German business confidence drops for 6th straight month

A plane flies over the banking district during sunrise in Frankfurt, Germany, Saturday, Feb. 16, 2019. (AP Photo/Michael Probst)

BERLIN — Business confidence in Germany has fallen for the sixth consecutive month and hit a four-year low as worries persist about the outlook for Europe's biggest economy at a time of global trade tensions, a closely watched survey showed Friday.

The Ifo institute said its monthly index declined to 98.5 points from 99.3 in January, sinking to its lowest level since December 2014. That was a slightly worse showing than the 98.9 points economists had forecast.

Managers' assessment of both their current situation and their outlook for the next six months darkened.

Germany's economy shrank in the third quarter and stalled in the fourth, dragged down largely by one-time factors related to new car emissions standards. The Ifo said that its survey and other indicators at least point to a return to quarterly growth of 0.2 percent in the current quarter.

However, trade tensions between the United States, the European Union and other partners, as well as uncertainty over Britain's impending departure from the European Union, also are worrying businesses.

The domestic economy is "strong and solid," with investments supporting growth, while the export-oriented economy is exposed to an array of conflicts and problems elsewhere, ING economist Carsten Brzeski said. "The biggest risk is that the external risks, which up until now have hardly materialized, could become self-fulfilling prophecies, pushing the entire economy into a negative sentiment loop," he added.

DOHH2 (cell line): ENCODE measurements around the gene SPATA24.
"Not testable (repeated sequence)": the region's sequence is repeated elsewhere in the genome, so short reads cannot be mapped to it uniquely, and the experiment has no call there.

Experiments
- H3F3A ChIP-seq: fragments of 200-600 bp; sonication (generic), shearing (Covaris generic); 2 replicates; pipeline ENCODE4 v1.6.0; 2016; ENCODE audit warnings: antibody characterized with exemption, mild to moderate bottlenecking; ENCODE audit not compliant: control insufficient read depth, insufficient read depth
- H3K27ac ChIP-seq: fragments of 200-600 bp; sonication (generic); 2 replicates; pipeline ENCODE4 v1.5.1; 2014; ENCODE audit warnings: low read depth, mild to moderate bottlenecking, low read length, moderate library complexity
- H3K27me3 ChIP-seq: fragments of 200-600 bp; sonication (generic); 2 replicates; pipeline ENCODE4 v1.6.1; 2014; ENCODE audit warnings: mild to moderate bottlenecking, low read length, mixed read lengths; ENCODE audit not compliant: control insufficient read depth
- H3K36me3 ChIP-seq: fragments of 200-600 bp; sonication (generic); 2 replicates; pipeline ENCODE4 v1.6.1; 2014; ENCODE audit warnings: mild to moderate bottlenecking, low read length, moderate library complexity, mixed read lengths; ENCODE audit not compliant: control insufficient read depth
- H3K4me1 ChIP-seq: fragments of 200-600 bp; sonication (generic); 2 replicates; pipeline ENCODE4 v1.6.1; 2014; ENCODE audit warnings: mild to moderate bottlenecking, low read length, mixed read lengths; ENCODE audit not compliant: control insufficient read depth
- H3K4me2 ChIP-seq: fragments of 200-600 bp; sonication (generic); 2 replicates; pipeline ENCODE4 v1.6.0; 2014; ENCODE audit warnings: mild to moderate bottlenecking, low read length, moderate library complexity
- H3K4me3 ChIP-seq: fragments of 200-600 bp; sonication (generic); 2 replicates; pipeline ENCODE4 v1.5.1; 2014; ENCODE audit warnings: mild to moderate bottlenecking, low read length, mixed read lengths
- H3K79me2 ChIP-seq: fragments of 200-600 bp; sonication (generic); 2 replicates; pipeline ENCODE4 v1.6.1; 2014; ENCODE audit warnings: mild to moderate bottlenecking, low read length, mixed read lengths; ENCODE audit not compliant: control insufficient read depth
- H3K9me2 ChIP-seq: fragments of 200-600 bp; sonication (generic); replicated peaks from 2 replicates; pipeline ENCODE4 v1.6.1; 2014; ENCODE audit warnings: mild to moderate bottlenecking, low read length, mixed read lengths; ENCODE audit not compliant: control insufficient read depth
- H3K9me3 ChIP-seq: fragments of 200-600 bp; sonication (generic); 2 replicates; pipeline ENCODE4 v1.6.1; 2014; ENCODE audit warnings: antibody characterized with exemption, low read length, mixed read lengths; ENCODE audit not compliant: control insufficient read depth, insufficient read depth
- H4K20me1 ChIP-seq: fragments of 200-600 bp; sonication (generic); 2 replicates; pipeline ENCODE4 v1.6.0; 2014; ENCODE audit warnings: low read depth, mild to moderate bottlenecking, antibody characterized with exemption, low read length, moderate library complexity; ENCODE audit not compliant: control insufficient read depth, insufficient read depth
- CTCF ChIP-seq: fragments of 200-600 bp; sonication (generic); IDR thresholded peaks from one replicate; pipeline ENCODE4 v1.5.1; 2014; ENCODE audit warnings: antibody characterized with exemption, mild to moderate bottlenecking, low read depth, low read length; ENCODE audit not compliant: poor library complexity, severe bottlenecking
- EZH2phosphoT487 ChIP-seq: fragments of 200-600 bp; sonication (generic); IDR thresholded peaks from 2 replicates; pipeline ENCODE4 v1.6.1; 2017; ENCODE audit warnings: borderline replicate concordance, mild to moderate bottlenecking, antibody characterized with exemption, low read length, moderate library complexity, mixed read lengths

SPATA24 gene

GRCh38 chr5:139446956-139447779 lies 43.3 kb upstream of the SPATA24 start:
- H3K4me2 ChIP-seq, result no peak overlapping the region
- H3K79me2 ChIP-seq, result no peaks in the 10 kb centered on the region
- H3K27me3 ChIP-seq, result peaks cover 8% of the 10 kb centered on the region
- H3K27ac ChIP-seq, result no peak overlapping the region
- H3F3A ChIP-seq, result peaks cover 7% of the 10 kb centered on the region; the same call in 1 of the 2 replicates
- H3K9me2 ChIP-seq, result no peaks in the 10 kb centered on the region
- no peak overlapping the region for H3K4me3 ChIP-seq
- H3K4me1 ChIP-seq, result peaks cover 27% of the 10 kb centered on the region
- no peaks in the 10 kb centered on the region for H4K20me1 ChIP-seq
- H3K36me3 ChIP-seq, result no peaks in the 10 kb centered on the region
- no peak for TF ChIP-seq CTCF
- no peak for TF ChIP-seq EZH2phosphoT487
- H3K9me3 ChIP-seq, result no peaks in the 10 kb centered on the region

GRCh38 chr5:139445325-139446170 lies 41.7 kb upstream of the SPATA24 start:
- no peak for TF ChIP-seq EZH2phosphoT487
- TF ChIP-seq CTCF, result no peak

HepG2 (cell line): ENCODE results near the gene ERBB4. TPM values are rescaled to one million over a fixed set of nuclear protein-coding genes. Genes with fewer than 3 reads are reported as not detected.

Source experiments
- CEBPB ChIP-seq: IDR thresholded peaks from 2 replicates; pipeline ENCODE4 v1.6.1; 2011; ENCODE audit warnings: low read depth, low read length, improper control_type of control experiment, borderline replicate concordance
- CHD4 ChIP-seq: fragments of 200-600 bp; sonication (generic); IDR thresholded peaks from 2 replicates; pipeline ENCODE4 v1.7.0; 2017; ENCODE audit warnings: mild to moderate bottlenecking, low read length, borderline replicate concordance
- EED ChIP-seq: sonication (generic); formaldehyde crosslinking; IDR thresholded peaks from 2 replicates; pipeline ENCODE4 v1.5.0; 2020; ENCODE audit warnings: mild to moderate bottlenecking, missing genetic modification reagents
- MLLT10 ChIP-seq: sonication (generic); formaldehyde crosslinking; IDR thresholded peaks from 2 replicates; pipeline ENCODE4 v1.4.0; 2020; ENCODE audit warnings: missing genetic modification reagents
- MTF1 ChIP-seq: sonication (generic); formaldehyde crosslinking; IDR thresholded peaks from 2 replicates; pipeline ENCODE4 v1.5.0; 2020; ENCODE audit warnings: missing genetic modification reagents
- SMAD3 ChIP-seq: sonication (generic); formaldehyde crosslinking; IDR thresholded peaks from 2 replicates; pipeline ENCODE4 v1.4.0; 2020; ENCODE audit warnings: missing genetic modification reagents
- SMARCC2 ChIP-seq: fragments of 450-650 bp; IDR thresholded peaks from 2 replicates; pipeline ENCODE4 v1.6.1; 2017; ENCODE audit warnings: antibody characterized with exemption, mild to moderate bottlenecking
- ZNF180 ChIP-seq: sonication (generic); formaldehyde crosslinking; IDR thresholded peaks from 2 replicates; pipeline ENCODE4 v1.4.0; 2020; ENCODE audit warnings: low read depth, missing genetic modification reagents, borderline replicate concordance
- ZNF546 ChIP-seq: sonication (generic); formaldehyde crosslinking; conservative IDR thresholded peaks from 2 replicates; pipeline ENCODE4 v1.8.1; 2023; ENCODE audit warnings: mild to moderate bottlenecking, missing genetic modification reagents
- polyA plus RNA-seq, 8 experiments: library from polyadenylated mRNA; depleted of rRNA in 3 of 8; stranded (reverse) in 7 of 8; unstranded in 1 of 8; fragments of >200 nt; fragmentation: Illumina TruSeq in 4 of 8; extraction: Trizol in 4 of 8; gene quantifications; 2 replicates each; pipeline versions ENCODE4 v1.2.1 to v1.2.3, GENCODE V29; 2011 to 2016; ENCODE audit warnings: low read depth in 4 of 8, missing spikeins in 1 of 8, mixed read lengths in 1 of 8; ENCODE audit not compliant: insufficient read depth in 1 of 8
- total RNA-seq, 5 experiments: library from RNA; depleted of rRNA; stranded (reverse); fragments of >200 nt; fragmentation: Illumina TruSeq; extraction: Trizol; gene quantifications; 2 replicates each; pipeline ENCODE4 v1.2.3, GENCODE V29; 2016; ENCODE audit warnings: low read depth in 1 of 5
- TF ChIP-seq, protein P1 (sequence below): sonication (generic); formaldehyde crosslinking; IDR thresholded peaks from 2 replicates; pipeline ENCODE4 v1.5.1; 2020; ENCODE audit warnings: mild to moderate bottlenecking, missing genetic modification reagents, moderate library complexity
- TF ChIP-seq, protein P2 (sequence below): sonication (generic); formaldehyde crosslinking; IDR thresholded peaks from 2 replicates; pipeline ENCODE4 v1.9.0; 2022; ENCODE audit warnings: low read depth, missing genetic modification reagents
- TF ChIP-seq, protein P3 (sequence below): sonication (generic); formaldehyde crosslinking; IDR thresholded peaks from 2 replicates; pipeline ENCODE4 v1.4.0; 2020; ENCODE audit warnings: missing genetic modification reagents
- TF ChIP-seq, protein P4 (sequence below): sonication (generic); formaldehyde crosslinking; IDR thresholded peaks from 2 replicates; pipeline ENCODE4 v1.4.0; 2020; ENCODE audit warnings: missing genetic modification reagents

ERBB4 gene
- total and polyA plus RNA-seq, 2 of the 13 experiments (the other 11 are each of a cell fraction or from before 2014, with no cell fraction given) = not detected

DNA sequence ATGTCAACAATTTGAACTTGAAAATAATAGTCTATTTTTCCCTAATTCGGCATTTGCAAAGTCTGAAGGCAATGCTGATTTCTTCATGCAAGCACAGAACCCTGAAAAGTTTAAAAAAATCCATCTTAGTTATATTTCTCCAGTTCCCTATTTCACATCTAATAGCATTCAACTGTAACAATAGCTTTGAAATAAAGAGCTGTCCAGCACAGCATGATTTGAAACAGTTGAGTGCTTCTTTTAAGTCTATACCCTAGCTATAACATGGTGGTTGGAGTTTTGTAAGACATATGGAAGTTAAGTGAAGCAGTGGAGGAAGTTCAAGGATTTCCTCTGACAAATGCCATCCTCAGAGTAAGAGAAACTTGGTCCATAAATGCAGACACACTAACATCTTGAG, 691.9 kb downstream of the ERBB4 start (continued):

Ifo's survey is based on responses from some 9,000 German companies.

Official data released earlier Friday illustrated the comfortable financial position that years of growth have put Germany in. The country last year recorded its biggest public financial surplus since reunification in 1990.

The Federal Statistical Office said the federal, state and municipal governments and the social security system took in 58 billion euros ($65.8 billion) more than they spent in 2018, the biggest figure since reunification — a surplus that amounts to 1.7 percent of gross domestic product. It was the fifth annual surplus in a row.

Germany long enjoyed better-than-expected tax revenue as the economy motored along but is grappling with the prospect of tighter public finances as growth slows. Finance Minister Olaf Scholz warned last month that "the fat years are over."

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